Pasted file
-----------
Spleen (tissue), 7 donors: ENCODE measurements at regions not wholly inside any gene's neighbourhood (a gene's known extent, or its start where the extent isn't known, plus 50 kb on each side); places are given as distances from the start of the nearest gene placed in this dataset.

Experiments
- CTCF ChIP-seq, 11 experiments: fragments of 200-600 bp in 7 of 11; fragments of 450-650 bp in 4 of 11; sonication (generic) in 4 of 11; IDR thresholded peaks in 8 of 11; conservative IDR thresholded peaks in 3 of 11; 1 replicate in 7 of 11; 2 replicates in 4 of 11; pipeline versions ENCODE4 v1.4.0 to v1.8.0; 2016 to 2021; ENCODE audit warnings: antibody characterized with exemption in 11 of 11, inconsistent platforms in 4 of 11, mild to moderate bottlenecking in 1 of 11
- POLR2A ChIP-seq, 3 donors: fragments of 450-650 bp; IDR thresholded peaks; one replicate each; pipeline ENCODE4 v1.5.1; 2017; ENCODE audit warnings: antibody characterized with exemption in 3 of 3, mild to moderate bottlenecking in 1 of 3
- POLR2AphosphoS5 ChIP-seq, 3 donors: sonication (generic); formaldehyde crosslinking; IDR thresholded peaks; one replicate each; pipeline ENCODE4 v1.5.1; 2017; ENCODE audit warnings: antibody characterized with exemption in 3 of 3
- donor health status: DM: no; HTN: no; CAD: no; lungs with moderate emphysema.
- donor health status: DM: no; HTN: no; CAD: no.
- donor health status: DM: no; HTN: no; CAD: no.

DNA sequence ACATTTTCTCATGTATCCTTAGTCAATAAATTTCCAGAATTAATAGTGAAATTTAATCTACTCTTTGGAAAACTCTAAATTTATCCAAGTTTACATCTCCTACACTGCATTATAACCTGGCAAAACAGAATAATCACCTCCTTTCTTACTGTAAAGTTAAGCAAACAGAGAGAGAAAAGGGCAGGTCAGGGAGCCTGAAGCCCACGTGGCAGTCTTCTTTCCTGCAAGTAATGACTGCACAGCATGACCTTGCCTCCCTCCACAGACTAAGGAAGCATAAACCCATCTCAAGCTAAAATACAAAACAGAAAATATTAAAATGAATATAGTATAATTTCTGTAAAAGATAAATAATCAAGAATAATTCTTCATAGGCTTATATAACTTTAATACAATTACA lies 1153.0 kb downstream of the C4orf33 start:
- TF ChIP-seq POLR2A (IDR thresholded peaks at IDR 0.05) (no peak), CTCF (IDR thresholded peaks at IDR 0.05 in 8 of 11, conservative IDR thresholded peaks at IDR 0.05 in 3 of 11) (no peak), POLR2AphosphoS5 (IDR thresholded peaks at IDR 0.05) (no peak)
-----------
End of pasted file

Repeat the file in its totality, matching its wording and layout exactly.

Spleen (tissue), 7 donors: ENCODE measurements at regions not wholly inside any gene's neighbourhood (a gene's known extent, or its start where the extent isn't known, plus 50 kb on each side); places are given as distances from the start of the nearest gene placed in this dataset.

Experiments
- CTCF ChIP-seq, 11 experiments: fragments of 200-600 bp in 7 of 11; fragments of 450-650 bp in 4 of 11; sonication (generic) in 4 of 11; IDR thresholded peaks in 8 of 11; conservative IDR thresholded peaks in 3 of 11; 1 replicate in 7 of 11; 2 replicates in 4 of 11; pipeline versions ENCODE4 v1.4.0 to v1.8.0; 2016 to 2021; ENCODE audit warnings: antibody characterized with exemption in 11 of 11, inconsistent platforms in 4 of 11, mild to moderate bottlenecking in 1 of 11
- POLR2A ChIP-seq, 3 donors: fragments of 450-650 bp; IDR thresholded peaks; one replicate each; pipeline ENCODE4 v1.5.1; 2017; ENCODE audit warnings: antibody characterized with exemption in 3 of 3, mild to moderate bottlenecking in 1 of 3
- POLR2AphosphoS5 ChIP-seq, 3 donors: sonication (generic); formaldehyde crosslinking; IDR thresholded peaks; one replicate each; pipeline ENCODE4 v1.5.1; 2017; ENCODE audit warnings: antibody characterized with exemption in 3 of 3
- donor health status: DM: no; HTN: no; CAD: no; lungs with moderate emphysema.
- donor health status: DM: no; HTN: no; CAD: no.
- donor health status: DM: no; HTN: no; CAD: no.

DNA sequence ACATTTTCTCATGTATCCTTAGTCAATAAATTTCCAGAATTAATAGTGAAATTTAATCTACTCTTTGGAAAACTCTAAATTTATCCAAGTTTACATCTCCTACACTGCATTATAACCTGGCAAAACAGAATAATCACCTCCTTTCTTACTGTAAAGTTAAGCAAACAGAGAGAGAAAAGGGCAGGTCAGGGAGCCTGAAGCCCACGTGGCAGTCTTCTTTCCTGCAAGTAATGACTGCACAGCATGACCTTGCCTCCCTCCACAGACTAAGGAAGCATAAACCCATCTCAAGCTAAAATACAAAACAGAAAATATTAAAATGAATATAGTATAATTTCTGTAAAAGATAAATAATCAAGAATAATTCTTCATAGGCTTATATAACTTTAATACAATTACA lies 1153.0 kb downstream of the C4orf33 start:
- TF ChIP-seq POLR2A (IDR thresholded peaks at IDR 0.05) (no peak), CTCF (IDR thresholded peaks at IDR 0.05 in 8 of 11, conservative IDR thresholded peaks at IDR 0.05 in 3 of 11) (no peak), POLR2AphosphoS5 (IDR thresholded peaks at IDR 0.05) (no peak)